I faced the room of orange jumpsuits. We began where we had left off a week earlier, by composing a landay, the two-line poem of nine and 13 syllables favored by Afghan Pashtuns. Actually, three class members began where we had left off. The other 10 ladies scattered around the common area were new to the class. That’s one of the challenges of teaching creative writing to inmates. The students are a transitory lot.
My request was met with furtive and not-so-furtive whispers. I doubted they were favorable. It’s harder than it sounds, I warned, adding that spontaneously making up landays about everyday life is hugely popular in Afghanistan. This elicited eye rolls and louder whispers. However, working alone, in teams or as entire tables, the women were bent over papers, their fingers ticking off the syllables.
One lady looked up. “It makes you get rid of the unnecessary words,” she said.
“That’s the point isn’t it?” comprehension dawning. “In poetry, each word has to count.”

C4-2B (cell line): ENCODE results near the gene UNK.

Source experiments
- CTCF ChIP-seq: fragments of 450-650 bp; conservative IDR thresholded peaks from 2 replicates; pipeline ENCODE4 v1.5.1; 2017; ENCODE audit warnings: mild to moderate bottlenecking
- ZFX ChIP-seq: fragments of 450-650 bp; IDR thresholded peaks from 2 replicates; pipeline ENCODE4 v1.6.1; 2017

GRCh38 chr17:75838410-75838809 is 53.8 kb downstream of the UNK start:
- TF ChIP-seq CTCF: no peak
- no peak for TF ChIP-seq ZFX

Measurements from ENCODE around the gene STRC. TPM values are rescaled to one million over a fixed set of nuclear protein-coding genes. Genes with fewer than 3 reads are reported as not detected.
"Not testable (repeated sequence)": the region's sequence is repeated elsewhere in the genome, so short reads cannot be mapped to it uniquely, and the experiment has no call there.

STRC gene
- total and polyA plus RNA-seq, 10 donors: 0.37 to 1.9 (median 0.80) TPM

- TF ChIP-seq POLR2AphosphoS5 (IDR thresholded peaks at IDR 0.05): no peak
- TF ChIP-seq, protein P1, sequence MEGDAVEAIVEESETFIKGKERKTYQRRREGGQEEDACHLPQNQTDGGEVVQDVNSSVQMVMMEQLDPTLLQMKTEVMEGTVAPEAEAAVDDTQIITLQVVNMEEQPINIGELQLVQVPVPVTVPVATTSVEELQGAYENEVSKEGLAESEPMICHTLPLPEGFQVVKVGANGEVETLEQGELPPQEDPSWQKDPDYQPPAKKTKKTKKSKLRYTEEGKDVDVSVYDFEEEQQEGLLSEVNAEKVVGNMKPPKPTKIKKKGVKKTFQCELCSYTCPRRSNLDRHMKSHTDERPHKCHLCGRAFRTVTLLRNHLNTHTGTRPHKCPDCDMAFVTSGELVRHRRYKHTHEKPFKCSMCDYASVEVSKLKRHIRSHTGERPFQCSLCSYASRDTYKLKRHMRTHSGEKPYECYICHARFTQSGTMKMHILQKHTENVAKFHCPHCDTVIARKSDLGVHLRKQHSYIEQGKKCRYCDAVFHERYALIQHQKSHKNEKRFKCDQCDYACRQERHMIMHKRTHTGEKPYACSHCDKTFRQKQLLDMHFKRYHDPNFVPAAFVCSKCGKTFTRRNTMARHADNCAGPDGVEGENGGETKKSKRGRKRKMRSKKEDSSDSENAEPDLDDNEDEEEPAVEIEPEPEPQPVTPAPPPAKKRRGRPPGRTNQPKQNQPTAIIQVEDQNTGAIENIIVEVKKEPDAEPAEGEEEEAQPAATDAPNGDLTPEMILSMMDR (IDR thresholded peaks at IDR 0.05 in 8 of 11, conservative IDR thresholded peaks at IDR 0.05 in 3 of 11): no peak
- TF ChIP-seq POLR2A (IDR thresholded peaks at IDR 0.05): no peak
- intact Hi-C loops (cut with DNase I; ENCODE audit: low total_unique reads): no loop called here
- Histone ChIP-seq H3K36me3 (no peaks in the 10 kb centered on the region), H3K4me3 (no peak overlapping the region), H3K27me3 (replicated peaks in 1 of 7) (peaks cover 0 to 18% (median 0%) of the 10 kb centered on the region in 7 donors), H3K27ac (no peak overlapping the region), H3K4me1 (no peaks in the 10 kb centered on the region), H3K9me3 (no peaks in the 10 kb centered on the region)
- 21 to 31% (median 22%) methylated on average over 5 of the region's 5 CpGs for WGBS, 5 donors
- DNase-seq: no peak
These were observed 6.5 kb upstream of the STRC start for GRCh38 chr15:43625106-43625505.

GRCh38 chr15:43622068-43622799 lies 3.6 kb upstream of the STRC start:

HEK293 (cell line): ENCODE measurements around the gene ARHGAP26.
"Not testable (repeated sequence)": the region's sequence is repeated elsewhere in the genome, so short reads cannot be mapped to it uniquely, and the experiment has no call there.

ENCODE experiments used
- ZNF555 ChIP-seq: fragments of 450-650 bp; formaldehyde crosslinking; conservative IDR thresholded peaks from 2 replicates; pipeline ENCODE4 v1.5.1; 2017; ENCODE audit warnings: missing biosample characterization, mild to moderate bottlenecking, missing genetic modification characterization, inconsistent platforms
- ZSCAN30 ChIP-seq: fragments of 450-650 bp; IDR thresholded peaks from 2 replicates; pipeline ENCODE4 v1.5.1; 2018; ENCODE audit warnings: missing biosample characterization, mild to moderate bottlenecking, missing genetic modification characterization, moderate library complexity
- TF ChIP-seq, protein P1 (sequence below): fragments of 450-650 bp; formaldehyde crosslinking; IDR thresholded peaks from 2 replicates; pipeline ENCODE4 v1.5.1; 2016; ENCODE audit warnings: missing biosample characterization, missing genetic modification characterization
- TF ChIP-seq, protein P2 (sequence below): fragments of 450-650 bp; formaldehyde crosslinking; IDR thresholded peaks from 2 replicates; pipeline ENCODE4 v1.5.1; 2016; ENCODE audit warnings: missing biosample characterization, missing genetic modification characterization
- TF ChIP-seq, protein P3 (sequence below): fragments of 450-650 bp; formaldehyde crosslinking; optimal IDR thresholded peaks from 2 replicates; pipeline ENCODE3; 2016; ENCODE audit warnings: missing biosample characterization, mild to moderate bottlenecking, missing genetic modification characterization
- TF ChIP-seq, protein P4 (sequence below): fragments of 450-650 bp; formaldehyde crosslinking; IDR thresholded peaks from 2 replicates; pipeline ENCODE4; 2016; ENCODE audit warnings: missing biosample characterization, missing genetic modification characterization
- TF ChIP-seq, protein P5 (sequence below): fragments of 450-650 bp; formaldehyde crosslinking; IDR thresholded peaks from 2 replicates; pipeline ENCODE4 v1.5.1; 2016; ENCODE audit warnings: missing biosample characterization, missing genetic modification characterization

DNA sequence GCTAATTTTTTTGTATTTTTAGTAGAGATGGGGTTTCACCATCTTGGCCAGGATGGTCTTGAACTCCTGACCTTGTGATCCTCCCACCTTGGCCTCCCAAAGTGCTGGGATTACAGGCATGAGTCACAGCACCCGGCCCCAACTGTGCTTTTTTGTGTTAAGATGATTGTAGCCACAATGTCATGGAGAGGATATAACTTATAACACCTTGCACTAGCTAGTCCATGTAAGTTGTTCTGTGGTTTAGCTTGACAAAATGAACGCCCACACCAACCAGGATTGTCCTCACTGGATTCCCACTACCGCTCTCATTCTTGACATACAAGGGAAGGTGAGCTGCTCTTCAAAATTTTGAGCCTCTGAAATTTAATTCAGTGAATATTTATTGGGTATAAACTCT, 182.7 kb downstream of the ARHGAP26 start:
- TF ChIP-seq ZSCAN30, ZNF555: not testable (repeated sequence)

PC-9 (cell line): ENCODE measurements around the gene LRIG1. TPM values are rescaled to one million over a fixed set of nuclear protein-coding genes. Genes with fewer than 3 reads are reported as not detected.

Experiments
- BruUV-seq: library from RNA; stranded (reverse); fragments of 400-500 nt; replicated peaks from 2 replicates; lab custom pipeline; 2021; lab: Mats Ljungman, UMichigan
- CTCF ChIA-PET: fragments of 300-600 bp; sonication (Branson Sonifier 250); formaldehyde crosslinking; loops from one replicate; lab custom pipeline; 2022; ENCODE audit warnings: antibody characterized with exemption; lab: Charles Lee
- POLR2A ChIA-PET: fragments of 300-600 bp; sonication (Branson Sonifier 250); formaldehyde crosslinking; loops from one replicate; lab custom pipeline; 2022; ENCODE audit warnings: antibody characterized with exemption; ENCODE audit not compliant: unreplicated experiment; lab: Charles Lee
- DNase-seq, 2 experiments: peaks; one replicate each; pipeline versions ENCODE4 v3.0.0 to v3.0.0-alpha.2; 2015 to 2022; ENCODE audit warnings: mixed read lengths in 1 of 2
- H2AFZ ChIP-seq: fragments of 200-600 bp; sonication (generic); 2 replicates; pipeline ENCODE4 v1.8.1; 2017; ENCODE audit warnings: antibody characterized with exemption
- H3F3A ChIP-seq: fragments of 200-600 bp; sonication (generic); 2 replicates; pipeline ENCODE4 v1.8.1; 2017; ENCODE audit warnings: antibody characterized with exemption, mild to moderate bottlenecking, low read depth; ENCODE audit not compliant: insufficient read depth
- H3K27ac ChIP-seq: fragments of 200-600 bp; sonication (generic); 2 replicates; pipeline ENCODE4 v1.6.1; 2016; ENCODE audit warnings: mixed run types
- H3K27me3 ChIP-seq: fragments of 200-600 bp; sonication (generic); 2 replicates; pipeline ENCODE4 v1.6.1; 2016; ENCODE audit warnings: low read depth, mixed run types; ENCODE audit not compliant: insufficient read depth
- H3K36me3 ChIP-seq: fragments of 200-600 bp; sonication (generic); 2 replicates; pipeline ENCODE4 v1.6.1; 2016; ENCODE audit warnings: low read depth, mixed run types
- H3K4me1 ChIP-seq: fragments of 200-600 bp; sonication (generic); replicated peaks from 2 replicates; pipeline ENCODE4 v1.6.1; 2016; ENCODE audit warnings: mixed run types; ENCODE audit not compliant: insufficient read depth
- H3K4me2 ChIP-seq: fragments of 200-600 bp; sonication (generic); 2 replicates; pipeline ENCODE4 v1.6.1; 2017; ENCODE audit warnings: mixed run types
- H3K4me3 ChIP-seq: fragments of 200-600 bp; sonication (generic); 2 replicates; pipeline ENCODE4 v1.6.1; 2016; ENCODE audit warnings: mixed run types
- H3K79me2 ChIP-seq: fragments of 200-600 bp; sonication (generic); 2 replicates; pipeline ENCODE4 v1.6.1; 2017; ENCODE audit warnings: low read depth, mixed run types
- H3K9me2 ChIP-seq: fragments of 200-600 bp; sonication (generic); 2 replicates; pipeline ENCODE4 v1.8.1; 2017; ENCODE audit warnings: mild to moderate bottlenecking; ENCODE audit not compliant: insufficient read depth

I called time and asked who wanted to share. A hand shot up. The woman read; the others broke into impromptu applause. She beamed. One lady, who had remained determinedly aloof in the previous three classes, asked to share. Each reader drew murmurs of approval and applause. The sea of skepticism had become a tsunami of fervor.
We read and discussed poems by published writers, each using different poetic devices and written in various forms. Now, write 12 lines, I told the women. Use one or more of the devices we’ve observed and discussed. Immediately a hand shot up. The first landay reader. She had been struck by the repetition on one of the poems we had read, and she had adapted her landay to a longer form, using repetition for emphasis. It was not 12 lines, she apologized, but she’ll write a 12-line poem next. She just wanted to write this one.
Keep writing, I urged, as the class ended. Several of the drop-ins asked if they could come back this week.
These ladies were on fire.